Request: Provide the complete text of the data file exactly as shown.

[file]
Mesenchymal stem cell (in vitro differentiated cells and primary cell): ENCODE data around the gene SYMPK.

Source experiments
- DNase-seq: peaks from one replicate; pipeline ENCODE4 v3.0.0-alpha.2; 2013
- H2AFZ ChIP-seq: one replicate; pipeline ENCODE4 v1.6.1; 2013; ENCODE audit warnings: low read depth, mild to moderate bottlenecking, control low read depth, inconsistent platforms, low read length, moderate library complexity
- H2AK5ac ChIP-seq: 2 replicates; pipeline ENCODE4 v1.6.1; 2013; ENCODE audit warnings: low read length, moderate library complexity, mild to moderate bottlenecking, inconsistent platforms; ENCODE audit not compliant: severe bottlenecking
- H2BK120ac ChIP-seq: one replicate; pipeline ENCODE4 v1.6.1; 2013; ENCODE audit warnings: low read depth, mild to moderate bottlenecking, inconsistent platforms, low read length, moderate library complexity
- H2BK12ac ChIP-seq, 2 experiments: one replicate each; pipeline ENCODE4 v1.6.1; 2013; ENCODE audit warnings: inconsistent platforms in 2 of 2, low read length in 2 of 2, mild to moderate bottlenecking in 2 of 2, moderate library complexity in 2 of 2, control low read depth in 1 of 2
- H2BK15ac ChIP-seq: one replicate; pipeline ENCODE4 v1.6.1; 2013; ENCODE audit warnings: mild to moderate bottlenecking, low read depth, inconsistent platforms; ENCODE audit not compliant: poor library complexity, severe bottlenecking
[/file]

Mesenchymal stem cell (in vitro differentiated cells and primary cell): ENCODE data around the gene SYMPK.

Source experiments
- DNase-seq: peaks from one replicate; pipeline ENCODE4 v3.0.0-alpha.2; 2013
- H2AFZ ChIP-seq: one replicate; pipeline ENCODE4 v1.6.1; 2013; ENCODE audit warnings: low read depth, mild to moderate bottlenecking, control low read depth, inconsistent platforms, low read length, moderate library complexity
- H2AK5ac ChIP-seq: 2 replicates; pipeline ENCODE4 v1.6.1; 2013; ENCODE audit warnings: low read length, moderate library complexity, mild to moderate bottlenecking, inconsistent platforms; ENCODE audit not compliant: severe bottlenecking
- H2BK120ac ChIP-seq: one replicate; pipeline ENCODE4 v1.6.1; 2013; ENCODE audit warnings: low read depth, mild to moderate bottlenecking, inconsistent platforms, low read length, moderate library complexity
- H2BK12ac ChIP-seq, 2 experiments: one replicate each; pipeline ENCODE4 v1.6.1; 2013; ENCODE audit warnings: inconsistent platforms in 2 of 2, low read length in 2 of 2, mild to moderate bottlenecking in 2 of 2, moderate library complexity in 2 of 2, control low read depth in 1 of 2
- H2BK15ac ChIP-seq: one replicate; pipeline ENCODE4 v1.6.1; 2013; ENCODE audit warnings: mild to moderate bottlenecking, low read depth, inconsistent platforms; ENCODE audit not compliant: poor library complexity, severe bottlenecking